Appalachian Trail Conservancy leadership changes

Adapted from Appalachian Trail Conservancy news releases, website, and article in Summer 2017 A.T. Journeys

Suzanne Dixon

The Appalachian Trail Conservancy (ATC) has selected Suzanne Dixon as its new President and CEO, following Ron Tipton’s announcement to retire at the end of 2017. She begins her position on December 11, 2017, and will lead the organization in its mission to maintain, protect, and celebrate the Appalachian National Scenic Trail.

Dixon served key roles in the National Parks Conservation Association (NPCA), most recently as its Senior Director of Regional Operations in Texas, and she is also on the board of directors for the Waco Mammoth Foundation. Dixon is excited to step into the role that Tipton held since 2013 and be an “ambassador and collaborator” with communities along the trail to protect and celebrate its recreational, economic, and cultural significance.

“Her success in protecting the values of the National Parks, along with her expertise in fundraising, advocacy, and programmatic growth, will be a great asset for the ATC and the greater Appalachian Trail community,” said Sandra Marra, ATC board of directors chair.

Tipton, who has spent more than 40 years of his career as an advocate for public land preservation and national park protection, has been part of the advocacy and/or management teams of The Wilderness Society, National Audubon Society, World Wildlife Fund, and the National Parks Conservation Association.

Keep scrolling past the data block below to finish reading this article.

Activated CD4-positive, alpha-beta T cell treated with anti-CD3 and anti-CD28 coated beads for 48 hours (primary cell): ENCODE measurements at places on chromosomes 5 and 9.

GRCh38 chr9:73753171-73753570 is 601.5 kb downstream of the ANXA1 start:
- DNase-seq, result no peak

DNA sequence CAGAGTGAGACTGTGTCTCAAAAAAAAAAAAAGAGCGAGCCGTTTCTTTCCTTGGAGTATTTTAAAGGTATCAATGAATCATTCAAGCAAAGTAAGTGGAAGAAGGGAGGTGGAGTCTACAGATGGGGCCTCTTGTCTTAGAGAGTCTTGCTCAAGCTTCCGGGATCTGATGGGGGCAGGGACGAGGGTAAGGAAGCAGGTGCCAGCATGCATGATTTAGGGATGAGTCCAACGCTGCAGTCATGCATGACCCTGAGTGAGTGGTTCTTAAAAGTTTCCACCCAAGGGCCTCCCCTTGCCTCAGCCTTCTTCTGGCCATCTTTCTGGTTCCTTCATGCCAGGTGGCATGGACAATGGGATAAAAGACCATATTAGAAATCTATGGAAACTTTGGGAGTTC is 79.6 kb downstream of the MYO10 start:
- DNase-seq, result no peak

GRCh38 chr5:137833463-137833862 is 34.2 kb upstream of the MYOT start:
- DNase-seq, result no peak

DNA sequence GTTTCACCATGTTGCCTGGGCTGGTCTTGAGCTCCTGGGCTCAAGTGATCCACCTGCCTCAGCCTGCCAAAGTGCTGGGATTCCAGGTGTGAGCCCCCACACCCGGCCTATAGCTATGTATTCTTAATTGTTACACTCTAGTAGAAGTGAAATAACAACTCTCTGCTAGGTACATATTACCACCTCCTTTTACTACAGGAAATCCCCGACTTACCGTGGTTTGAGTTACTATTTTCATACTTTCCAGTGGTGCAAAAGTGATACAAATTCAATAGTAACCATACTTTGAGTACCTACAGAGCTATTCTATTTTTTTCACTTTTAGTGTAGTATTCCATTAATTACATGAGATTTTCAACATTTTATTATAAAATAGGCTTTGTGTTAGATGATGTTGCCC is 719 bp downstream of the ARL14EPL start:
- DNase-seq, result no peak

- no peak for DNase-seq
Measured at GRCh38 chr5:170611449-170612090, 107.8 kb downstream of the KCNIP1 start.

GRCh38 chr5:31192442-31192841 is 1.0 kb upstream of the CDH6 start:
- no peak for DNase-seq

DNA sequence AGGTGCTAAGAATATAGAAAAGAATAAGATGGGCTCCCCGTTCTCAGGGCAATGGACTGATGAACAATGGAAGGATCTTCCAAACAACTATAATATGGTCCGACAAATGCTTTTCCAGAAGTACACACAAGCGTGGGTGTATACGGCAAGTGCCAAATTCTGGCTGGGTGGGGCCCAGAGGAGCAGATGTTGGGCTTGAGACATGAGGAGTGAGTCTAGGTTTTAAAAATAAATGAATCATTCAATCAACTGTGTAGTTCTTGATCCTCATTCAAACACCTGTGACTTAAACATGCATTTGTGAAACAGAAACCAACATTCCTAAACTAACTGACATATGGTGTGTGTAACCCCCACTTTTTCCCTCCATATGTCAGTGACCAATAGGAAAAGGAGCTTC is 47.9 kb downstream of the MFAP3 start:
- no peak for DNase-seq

Ron Tipton

He began his career at the National Academy of Sciences and with the House Environment, Energy, and Natural Resources Subcommittee. He has also served as Senior Vice President for programs and policy at NPCA and been a member of numerous recreation and trails organizations.

His involvement with the Appalachian Trail began in the 1970s, and for the last four years he’s helped lead and grow the ATC by:

  • Getting a five-year strategic plan approved by the board in 2014
  • Increasing the ATC operating budget from $6.4 million in 2013 to $9.6 million for 2017 and growing full-time staff from 48 to 58
  • Expanding ATC’s role in managing the trail to address the growing number of long-distance, weekend, and day hikers
  • Advancing new initiatives to protect large landscapes and to broaden the trail’s relevancy to attract young and diverse populations

The Partnership for the National Trails System welcomes Dixon and thanks Tipton for his work with the ATC.

Unless otherwise indicated, all material in Pathways Across America is public domain. All views expressed herein are perspectives of individuals working on behalf of the National Trails System and do not necessarily represent the viewpoint of the Federal agencies.